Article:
Monday, August 29, 2016

In New Jersey and Virginia, Lawsuits Filed Against Catholic Institutions Firing Gay Employees: Pretty Talk Not Getting Us Down the Road to Mercy and Justice

Last week, I pointed you to a story recounted at the Bondings 2.0 website about the firing of Paramus Catholic high school (New Jersey) teacher Kate Drumgoole after the school found out that she had married her same-sex partner Jaclyn Vanore. Today, Bob Shine reports at Bondings on the firing of John M. Murphy by the Saint Francis Home (a care facility for the elderly) and the Catholic diocese of Richmond, Virginia. 

Murphy was hired last year as director of St. Francis home in Richmond. Eight days after this, two officials of the Richmond Catholic diocese showed up at his office and told him they'd found he was gay and married (to Jerry Carter), and he was fired. The order for this action appears to have come right from the bishop of the diocese, Francis Xavier DiLorenzo.

He states that before he was hired, he had told the chair of the St. Francis board, Tina Neal, that he was gay and had a husband, and she responded that this would not be a problem, since "it's 2015." Murphy has now filed a lawsuit.

So there's that. All those pretty words we've heard from church leaders and their defenders in the recent past, and this is still going on, the overt, mean-spirited, outright cruelty to gay* people within the Catholic institution and outside it, too, since the pastoral leaders of the Catholic church have made it their business to try to block gay* rights everywhere they can do so, and have spent untold millions of dollars to that end in the past few decades.

"Who am I to judge?" seems to be getting us not far down the road to actual lived mercy and justice, as the institution actually relates to real-life gay* folks, does it?

There's that, and there's this scathing, truth-telling editorial yesterday from the New Jersey Star-Ledger commenting on the firing of Kate Drumgoole at Paramus Catholic high school: 

How far we allow religion to go is a genuinely difficult legal question. What if a religion holds that races should not mix, as many Christian churches once did? Should that church have the right to fire teachers based on race? When does a claim of religious freedom become an excuse to justify bigotry?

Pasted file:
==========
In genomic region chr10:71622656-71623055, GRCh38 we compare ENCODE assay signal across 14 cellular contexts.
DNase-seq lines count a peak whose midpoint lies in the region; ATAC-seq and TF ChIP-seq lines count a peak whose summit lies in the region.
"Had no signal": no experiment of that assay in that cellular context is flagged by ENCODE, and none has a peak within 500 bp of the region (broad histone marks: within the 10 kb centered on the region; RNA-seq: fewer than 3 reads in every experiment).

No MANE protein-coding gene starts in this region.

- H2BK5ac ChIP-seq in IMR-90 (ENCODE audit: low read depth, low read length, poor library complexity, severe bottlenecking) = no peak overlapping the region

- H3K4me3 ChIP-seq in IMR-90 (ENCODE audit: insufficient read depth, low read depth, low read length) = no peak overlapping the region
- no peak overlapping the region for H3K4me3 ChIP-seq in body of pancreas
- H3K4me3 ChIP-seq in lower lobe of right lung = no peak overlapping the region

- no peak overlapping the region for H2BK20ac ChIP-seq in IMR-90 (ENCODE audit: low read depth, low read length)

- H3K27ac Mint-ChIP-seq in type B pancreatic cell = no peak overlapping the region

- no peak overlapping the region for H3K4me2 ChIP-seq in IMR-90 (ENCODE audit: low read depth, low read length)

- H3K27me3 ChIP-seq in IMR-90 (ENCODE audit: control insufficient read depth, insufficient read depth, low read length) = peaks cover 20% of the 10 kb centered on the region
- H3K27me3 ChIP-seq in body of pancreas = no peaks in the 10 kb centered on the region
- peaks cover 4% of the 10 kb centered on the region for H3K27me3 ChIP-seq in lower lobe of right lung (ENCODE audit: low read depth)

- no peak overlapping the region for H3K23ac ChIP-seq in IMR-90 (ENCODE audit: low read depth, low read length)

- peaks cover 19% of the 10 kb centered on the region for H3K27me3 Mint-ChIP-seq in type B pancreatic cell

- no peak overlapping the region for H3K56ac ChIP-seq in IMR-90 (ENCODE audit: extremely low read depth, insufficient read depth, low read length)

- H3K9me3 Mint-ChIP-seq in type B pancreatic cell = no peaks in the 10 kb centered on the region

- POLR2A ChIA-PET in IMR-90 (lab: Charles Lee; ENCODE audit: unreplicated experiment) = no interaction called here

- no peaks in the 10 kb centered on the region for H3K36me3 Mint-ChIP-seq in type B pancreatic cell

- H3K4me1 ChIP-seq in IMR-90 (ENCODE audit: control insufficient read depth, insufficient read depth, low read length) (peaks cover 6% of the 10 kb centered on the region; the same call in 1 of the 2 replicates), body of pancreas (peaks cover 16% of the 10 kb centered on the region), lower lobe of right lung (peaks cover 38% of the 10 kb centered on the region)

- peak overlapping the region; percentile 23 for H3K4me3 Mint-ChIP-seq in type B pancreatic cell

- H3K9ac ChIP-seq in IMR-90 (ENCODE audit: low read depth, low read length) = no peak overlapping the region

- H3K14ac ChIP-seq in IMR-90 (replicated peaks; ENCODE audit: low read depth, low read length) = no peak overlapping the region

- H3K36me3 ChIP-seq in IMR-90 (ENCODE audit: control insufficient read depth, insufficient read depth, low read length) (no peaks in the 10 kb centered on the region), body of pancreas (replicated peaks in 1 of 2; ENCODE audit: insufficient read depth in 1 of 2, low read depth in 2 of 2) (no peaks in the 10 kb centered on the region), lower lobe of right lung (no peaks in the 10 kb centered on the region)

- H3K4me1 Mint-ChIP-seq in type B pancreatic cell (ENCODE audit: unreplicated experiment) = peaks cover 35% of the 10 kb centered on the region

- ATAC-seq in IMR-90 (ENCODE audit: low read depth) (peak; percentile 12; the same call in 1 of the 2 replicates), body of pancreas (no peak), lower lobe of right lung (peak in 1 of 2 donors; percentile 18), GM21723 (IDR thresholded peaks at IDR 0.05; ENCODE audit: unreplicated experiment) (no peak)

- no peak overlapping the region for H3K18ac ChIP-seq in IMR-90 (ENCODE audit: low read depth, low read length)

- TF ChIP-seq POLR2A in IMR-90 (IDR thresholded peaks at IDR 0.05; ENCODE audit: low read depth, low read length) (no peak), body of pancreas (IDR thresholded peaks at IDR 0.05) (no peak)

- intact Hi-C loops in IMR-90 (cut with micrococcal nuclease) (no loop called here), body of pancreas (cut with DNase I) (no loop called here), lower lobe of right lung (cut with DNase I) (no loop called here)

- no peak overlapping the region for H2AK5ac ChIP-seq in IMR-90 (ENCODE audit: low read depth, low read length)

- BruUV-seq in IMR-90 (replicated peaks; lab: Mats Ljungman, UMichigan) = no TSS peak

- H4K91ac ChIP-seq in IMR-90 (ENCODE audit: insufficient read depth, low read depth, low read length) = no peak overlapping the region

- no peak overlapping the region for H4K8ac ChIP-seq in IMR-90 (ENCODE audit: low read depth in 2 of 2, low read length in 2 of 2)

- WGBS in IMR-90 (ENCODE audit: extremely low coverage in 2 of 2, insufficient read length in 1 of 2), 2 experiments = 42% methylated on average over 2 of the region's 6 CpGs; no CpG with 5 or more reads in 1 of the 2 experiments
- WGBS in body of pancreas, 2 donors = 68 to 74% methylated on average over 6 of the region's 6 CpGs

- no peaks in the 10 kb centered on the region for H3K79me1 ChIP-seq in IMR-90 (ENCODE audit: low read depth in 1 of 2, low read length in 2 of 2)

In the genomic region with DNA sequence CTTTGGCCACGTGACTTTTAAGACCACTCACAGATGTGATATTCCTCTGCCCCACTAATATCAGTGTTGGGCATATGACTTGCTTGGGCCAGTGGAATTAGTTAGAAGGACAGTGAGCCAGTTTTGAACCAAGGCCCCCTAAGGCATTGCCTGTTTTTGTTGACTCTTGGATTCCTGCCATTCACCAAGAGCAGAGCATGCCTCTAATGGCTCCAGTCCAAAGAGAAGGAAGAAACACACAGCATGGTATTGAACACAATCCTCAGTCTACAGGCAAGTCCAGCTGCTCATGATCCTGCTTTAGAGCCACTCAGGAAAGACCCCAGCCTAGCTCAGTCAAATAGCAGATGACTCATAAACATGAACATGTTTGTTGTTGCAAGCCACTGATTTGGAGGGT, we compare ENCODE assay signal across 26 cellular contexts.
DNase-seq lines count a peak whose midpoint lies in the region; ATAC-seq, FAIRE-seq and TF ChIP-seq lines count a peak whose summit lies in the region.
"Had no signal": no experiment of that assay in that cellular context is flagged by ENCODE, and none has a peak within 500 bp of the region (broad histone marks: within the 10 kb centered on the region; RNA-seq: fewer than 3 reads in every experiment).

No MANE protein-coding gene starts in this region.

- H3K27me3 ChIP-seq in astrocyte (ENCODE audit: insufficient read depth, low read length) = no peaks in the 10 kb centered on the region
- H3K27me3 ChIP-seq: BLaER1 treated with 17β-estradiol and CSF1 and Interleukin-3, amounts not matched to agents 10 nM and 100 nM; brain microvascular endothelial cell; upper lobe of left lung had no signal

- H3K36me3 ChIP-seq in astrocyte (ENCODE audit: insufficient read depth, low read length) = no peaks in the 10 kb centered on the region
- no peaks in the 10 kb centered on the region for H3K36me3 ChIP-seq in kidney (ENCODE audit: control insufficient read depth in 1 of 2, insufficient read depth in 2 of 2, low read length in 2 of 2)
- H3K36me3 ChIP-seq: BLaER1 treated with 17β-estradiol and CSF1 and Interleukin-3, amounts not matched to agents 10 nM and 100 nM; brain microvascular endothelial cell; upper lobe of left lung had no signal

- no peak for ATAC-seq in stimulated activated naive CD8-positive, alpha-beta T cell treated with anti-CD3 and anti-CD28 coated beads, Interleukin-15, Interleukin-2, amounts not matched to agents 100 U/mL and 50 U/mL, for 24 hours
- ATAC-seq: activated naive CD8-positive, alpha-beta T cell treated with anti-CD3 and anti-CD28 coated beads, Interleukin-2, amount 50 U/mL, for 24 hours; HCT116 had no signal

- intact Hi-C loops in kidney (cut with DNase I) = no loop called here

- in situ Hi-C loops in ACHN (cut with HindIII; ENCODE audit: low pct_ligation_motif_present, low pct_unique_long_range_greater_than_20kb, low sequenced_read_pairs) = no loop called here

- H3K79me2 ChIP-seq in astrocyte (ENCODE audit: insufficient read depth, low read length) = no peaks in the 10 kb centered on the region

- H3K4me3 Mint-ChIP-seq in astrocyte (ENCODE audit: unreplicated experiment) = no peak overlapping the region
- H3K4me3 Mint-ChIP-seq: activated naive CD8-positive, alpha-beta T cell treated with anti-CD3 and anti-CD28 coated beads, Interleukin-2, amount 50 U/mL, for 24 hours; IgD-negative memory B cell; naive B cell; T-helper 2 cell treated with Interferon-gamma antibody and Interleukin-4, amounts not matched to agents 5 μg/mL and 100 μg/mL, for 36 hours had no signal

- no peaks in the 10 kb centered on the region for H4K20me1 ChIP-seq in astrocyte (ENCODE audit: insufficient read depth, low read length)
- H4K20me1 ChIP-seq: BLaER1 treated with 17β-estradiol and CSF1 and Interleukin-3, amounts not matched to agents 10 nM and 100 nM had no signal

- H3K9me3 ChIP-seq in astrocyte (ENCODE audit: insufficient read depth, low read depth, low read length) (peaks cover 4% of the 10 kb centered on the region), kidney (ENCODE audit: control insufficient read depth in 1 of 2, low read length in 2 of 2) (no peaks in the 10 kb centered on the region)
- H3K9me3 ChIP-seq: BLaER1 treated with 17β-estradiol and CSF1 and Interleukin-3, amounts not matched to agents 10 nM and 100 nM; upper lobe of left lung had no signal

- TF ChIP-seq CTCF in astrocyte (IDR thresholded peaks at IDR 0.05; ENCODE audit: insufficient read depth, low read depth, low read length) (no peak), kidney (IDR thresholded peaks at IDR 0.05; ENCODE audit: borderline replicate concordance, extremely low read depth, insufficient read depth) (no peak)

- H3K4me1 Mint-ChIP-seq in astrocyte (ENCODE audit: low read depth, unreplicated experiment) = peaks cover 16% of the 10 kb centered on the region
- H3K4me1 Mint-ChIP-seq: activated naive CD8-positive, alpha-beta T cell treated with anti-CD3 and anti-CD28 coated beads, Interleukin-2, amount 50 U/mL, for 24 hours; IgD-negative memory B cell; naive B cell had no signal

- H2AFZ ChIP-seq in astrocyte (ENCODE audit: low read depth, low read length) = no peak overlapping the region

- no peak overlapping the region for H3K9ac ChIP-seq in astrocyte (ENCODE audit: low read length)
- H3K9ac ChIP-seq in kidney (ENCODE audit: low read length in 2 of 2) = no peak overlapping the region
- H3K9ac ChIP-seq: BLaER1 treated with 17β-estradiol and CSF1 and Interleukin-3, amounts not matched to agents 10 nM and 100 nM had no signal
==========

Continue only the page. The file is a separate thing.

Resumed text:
Regardless of the legal debate, though, one thing is certain: The archdiocese has acted abysmally. Since learning that Drumgoole is gay, after photos of her 2014 wedding were circulated by a vindictive relative, the archdiocese has referred to her as "a poor role model." 
That's rich. Countless teachers, parents and students at Paramus Catholic have vouched for her admirable leadership. Drumgoole was once a two-time captain and star player of the Paramus Catholic girls' basketball team. She had risen through the ranks at her alma mater, and recently been promoted to an administrative role. 
[Newark archbishop John] Myers, meanwhile, was protecting pedophile priests and using church money to build himself an opulent retirement mansion, while removing a popular gay priest from Seton Hall against the will of parishioners, accusing him of having an "agenda." Right.

And then the editorial concludes:

More than 50 gay or lesbian people across the nation have been fired or had employment offers rescinded since 2010, New Ways Ministry, an advocacy group for gay, lesbian and transgender Catholics, told the Bergen Record
The church's hypocrisy is striking. Other faculty members at Paramus Catholic are divorced and remarried, at least one has a child out of wedlock, some cohabitate with members of the opposite sex, at least one other teacher is gay, and nude photographs of another teacher have been circulated online, according to Drumgoole's lawsuit. 
None of those teachers have been fired for violating church tenets. Drumgoole, apparently, was singled out. Her lifestyle is not "particularly odious" because of church tenets -- it's because of church bigotry.

Need I remind you that in 2014 Americans ranked the Catholic community as the religious community most unfriendly in the U.S. to gay* folks? I can't see that ranking shifting anytime soon, can you, as stories like the preceding ones continue to break in the news? I suspect that both for the American public and the sizable majority of American lay Catholics who support gay* rights, these stories will continue to put the lie to the media meme that the Catholic church has become more gay-accepting and gay-welcoming under Pope Francis.

The pretty words just aren't getting us anywhere productive, anywhere real, as long as stories like these continue to come down the pike. And as long as the leading "liberal" Catholic journals in the U.S. continue to feature statements lambasting the movement for transgender rights and claiming that the first-person testimony of people experiencing gross injustice should be unwelcome in the Catholic community because "identity politics" is an attempt to bully the community into submission to an agenda antithetical to its values, as people on the margins speaking out of their experience of gross injustice pretend a position of moral superiority in order to shut others up . . . .


I find the graphic used at quite a few sites online, with no clear indicator of its source — though I have a vague memory of having seen somewhere in the past information that it was part of an art exhibit. If anyone knows more about the original source so that I can give due credit to it, I will be happy for more information.

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